Music and the Mind: the evidence grows!

Music and The Mind by Jane Christmas--September 20, 2006

Young children who take music lessons show advanced brain development and improved memory over those children who do not take music lessons. This is the first study to show changes in brain responses over the course of a year of musical training.

The findings by researchers at McMaster University's Institute for Music and the Mind and the Rotman Research Institute at Baycrest appear in the October issue of Brain, and are being released today in the journal's advance online edition. "While the greater improvement that we found in musical tasks is not surprising after one year of music lessons, greater improvement on a non-musical memory task in children taking music lessons is very interesting as memory performance is correlated with abilities such as literacy, verbal memory, visiospatial processing, mathematics and IQ.," says Laurel Trainor, professor of Psychology, Neuroscience and Behaviour at McMaster University and director of the McMaster Institute for Music and the Mind. "Furthermore, our research shows that this occurs in children as young as four years of age." While previous studies have shown that school-aged children given music lessons show greater improvement in IQ scores than children given drama lessons, Trainor's study is the first to identify such effects in brain-based measures in pre-school children.

Trainor, who led the study with Takako Fujioka, a scientist at Baycrest's Rotman Research Institute, compared the developmental changes in 12 children aged four to six years over the course of a year: six of the children (five boys, one girl) had just started to attend a Suzuki music school; the other six (four boys, two girls) had no music lessons outside school. The researchers chose children being trained by the Suzuki method for several reasons: it ensured the children were all trained in the same way, were not selected for training according to their initial musical talent, and had similar support from their families. Also, because there was no early training in reading music, the Suzuki method provided the researchers with a good model of how training in auditory, sensory and motor activities induces changes in the cortex of the brain. Trainor says the study's results will be of particular interest to educators and parents who feel that music should be part of the preschool and primary school curriculum.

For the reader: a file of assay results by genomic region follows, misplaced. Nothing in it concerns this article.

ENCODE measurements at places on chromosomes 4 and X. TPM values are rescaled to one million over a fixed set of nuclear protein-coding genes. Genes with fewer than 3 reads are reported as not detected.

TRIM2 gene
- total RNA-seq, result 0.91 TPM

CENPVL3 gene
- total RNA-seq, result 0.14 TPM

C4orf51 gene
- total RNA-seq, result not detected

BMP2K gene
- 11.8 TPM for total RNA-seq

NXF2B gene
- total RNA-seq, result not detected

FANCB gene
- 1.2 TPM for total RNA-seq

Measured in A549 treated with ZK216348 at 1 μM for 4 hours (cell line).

The study received funding from the International Foundation for Music Research, Canadian Institutes of Health Research, and The Sound Technology Promotion Foundation. McMaster University, a world-renowned, research-intensive university, fosters a culture of innovation, and a commitment to discovery and learning in teaching, research and scholarship. Based in Hamilton, the University, one of only four Canadian universities to be listed on the Top 100 universities in the world, has a student population of more than 23,000, and an alumni population of more than 120,000 in 128 countries.

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